Preserving and remembering the Siksika Nation

Story and photo by Master Sgt. Donald Wagers
Air Force News

***image1***Having a father who is Black and a mother who is of the Siksika Nation – a tribe who’s reserve is in Calgary, Canada, Andrea Laboy had what many Native Americans refer to as a “mainstream” upbringing (growing up outside a reservation) in Pennsylvania and South Carolina.

In junior high school, Ms. Laboy says she made up her mind to join the Air Force after seeing a high school ROTC drill performance. “I thought their uniforms were cool … they had silver helmets and guns … and I said, ‘That’s for me.’”

Joining the Air Force in her late teens as a supply troop, Ms. LaBoy remembers feeling a growing desire to answer another simultaneous calling in her life. “I made a conscious choice to learn more about my own people,” she said.

Ms. Laboy began seeking out relatives on her mother’s side and showing an interest in learning about her tribe’s customs, dress, language, dance and ceremonies.

“When they saw they had one of their own coming back to learn our traditional ways, they were more than willing to teach me,” she said.

As her Air Force career progressed, she also became active in Native American coummunities both on and off base wherever she was stationed. She is a member of the Alamo Gourd Dance Society, United San Antonio Powwow and the Witchita Intertribal Warriors Society Auxiliary.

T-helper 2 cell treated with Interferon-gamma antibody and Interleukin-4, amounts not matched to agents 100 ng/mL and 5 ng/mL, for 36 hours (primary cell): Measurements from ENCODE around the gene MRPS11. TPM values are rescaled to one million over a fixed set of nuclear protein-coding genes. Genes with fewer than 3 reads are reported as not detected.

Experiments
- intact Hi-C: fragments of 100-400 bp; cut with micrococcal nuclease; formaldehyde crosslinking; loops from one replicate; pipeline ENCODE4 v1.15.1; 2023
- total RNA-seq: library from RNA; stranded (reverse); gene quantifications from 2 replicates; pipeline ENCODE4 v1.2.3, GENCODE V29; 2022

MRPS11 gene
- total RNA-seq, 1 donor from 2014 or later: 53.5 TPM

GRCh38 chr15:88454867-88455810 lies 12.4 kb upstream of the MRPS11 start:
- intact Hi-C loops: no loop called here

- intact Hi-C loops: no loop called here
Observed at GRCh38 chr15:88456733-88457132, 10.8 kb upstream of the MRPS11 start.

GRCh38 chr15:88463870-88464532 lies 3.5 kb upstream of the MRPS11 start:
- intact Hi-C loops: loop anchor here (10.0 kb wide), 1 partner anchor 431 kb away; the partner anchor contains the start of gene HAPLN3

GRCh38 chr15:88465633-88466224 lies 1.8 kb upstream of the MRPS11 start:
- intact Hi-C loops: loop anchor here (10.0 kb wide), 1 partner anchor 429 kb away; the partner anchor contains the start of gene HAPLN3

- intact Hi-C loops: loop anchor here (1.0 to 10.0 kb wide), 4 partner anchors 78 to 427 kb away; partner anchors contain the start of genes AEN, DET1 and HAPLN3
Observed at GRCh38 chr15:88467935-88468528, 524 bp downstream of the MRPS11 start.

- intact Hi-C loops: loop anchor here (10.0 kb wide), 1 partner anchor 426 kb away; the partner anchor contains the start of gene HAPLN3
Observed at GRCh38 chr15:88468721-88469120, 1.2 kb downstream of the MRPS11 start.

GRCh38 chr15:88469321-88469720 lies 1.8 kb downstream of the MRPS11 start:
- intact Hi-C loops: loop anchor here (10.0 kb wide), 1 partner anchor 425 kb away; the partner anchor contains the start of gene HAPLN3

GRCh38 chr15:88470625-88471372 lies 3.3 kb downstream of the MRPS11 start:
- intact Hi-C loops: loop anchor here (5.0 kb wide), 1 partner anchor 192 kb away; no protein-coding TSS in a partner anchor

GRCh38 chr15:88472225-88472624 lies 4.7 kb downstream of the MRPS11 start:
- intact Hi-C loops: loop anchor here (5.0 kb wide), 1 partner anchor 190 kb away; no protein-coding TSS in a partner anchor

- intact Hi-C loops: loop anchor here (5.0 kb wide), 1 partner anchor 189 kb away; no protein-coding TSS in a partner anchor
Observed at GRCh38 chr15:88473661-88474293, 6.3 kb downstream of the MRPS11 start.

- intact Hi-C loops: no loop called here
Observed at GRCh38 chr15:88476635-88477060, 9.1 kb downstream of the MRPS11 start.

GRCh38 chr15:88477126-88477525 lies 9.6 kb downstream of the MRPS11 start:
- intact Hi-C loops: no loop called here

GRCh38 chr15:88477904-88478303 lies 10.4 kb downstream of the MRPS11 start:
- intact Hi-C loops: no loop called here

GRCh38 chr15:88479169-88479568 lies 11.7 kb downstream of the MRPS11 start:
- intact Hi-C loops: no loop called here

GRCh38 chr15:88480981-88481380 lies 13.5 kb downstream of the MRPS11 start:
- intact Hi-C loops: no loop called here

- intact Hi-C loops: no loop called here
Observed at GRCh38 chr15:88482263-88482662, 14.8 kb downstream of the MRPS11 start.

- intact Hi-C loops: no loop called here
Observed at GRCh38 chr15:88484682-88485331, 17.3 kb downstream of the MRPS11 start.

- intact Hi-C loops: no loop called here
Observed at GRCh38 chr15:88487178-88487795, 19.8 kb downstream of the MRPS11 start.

Toward the end of her active duty career, where she retired as Superintendent of Military Equal Opportunity at Lackland Air Force Base, Texas, she was asked by the Fort Sam Houston Native American Heritage Committee to be the Head Lady Dancer for a powwow at Fort Sam Houston.
“My chief came down from Canada to escort me and to bring my tribal flag and I wanted to wear traditional buckskin regalia – something I didn’t have at the time,” she said.

To remedy the problem, Ms. Laboy drew upon her own observations of Siksika tribal dress and the teachings of her relatives, and spent the next seven months making her own full-dress regalia that included intricate beadwork and eagle feathers passed down from several generations.

Now retired and working as an education counselor for the 435th Mission Support Squadron at Ramstein, she has again become active with the base Native American community.

“I am a very proud woman of the Siksika Nation and although my family was not able to stay with our people in Canada, they made sure our story, in full, was passed down. As the eldest daughter, of the eldest daughter for several generations back, I will make sure my son and all the young ones in my family do not forget.”